More details on the election reform package are available in this story from Friday's Los Angeles Times:



Missouri House Puts More Controls On Nursing Homes

April 12, 2002

JEFFERSON CITY, MISSOURI--Under a bill that won initial approval in the Missouri House of Representatives Wednesday, the state would get tougher on abuse and neglect cases in nursing homes.

Under the current system, a nursing home can be repeatedly cited for serious health and safety violations, yet avoid fines by correcting the problems temporarily. HB1654 would eliminate this cycle by, among other things, levying fines of $10,000 a day even if the violations were later corrected.

The measure was nearly derailed when some House members proposed amendments that would have kept consumers from gaining access to complaints filed against nursing homes.

"The nursing home industry is very powerful in Jefferson City," said Tim Harlan, D-Columbia. "I think we need more public scrutiny of nursing homes, not less."

According to the St. Louis Post-Dispatch, similar legislation has been passed by the House four times, but the bill has died in the Senate. This year, the Senate has passed its own version of the bill. Legislators have about five weeks to work out a final bill.



World's Largest Concert Promoter Sued For Disability Discrimination

By Dave Reynolds, Inclusion Daily Express
April 12, 2002

WASHINGTON, DC -- Tuesday, the U.S. Department of Justice filed a lawsuit against the world's largest concert promoter SFX Entertainment, Inc., for discrimination under the Americans with Disabilities Act.

The Justice Department claims that SFX violates the ADA by refusing to allow people that have diabetes to take their blood testing equipment and insulin into a concert. The suit alleges that SFX's policy forces such concert-goers to choose between staying away from SFX concerts or risking their health.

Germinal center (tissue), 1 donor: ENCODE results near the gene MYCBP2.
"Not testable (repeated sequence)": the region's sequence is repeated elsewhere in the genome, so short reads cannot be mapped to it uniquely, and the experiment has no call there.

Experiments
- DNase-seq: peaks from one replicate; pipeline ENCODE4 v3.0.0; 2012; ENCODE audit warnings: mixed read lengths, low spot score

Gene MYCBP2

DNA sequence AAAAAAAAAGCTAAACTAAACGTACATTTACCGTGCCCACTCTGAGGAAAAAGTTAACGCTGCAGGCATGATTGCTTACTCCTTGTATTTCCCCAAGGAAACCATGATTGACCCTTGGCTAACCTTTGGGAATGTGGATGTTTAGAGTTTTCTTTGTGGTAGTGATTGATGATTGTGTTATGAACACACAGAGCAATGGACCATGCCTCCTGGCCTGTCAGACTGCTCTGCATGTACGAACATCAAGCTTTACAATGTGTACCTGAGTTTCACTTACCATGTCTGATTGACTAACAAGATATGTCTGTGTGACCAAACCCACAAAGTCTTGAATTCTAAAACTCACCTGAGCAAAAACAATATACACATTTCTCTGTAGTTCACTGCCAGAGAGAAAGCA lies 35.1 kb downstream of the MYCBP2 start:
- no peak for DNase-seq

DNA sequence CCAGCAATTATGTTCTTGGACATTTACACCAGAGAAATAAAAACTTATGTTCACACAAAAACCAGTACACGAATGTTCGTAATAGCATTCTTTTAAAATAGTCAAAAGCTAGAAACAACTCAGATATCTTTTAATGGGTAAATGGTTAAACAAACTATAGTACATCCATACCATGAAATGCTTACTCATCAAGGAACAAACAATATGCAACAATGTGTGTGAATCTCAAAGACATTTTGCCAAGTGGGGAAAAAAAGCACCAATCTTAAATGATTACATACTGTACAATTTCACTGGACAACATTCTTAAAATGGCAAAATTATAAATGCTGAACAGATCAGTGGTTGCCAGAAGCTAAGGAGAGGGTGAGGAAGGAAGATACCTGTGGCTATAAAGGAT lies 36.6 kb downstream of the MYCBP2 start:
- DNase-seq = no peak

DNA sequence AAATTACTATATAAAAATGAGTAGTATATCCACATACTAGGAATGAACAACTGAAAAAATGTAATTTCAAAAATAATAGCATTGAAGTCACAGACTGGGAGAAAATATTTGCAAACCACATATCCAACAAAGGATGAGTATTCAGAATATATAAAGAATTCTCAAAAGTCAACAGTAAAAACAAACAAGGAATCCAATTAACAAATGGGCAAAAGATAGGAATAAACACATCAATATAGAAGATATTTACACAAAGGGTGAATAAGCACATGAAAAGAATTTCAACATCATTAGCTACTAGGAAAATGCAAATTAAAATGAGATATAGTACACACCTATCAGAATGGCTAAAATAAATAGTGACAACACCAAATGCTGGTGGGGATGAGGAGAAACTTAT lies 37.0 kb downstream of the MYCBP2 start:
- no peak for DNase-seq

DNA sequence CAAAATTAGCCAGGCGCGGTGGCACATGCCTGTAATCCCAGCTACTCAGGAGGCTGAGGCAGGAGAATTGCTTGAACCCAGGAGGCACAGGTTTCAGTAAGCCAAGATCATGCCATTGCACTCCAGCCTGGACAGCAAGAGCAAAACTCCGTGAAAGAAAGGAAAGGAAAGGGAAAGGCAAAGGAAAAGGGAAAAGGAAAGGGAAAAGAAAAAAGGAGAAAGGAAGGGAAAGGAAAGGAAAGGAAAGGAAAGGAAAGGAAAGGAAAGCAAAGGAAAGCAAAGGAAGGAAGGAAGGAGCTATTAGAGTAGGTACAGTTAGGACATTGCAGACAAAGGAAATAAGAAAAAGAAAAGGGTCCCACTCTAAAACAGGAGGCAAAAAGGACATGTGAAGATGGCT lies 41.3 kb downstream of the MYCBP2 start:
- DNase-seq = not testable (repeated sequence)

"Individuals with diabetes are entitled to attend and enjoy community events, like anyone else, without putting their lives at risk," said Ralph F. Boyd, Jr., Assistant Attorney General for Civil Rights in a media release. "SFX's policy is unnecessary and reflects outdated fears about individuals with disabilities. Our goal is to foster integration of the disabled into society at large, and this suit will further that goal."

SFX, which also does business as Clear Channel Entertainment, owns, leases, or operates approximately 110 venues throughout the United States, which present concerts, sports events, and other live performances.

Title III of the ADA prohibits public accommodations, such as concert venues, from discriminating against any person on the basis of disability. The suit was filed after efforts by the Justice Department to negotiate a voluntary settlement failed.



The National Alliance for Direct Support Professionals (NADSP)

"The NADSP mission is to promote the development of a highly competent human services workforce which supports individuals in achieving their life goals."

"The NADSP believes that service participants and direct support professionals are partners in the move towards a self-determined life, and in complimenting and facilitating growth of natural supports. We recognize that people needing support are more likely to fulfill their life dreams if they have well-trained, experienced, and motivated people at their side in long-term, stable, compatible support relationships. We also recognize that well-planned workforce development strategies are needed to strengthen our workforce."


# ONE YEAR AGO (From the April 13, 2001 Inclusion Daily Express)

Children Who Shared FDR's Secret Disability Gather To Remember Him

April 13, 2001

WARM SPRINGS, GEORGIA--On April 12, 1945, President Franklin Delano Roosevelt died of a stroke while sitting for a portrait. The world knew that he died at a home he had built at Warm Springs, Georgia. What most of the world did not know, however, was that the president had spent a great deal of time visiting the resort because it's pools of mineral-rich, 88-degree water helped sooth the effects polio had on his legs.

Yesterday, 164 people who knew of FDR's secret disability gathered to remember him and the impact he had on their lives. When they were children, they had been brought to the Warm Springs resort for treatment and therapy because they too had had polio. Many of them saw their country's leader wheeling around in his home-made wheelchair, and being lifted in and out of automobiles and pools by Secret Service agents.

"I think we understood him better than other people did, because we understood what he had to go through to get where he was," said Charles Dickens of Atlanta, who came for therapy in the thermal pools at Warm Springs when he was a teenager in 1942.

Here is a story from today's Washington Post:


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Dave Reynolds, Editor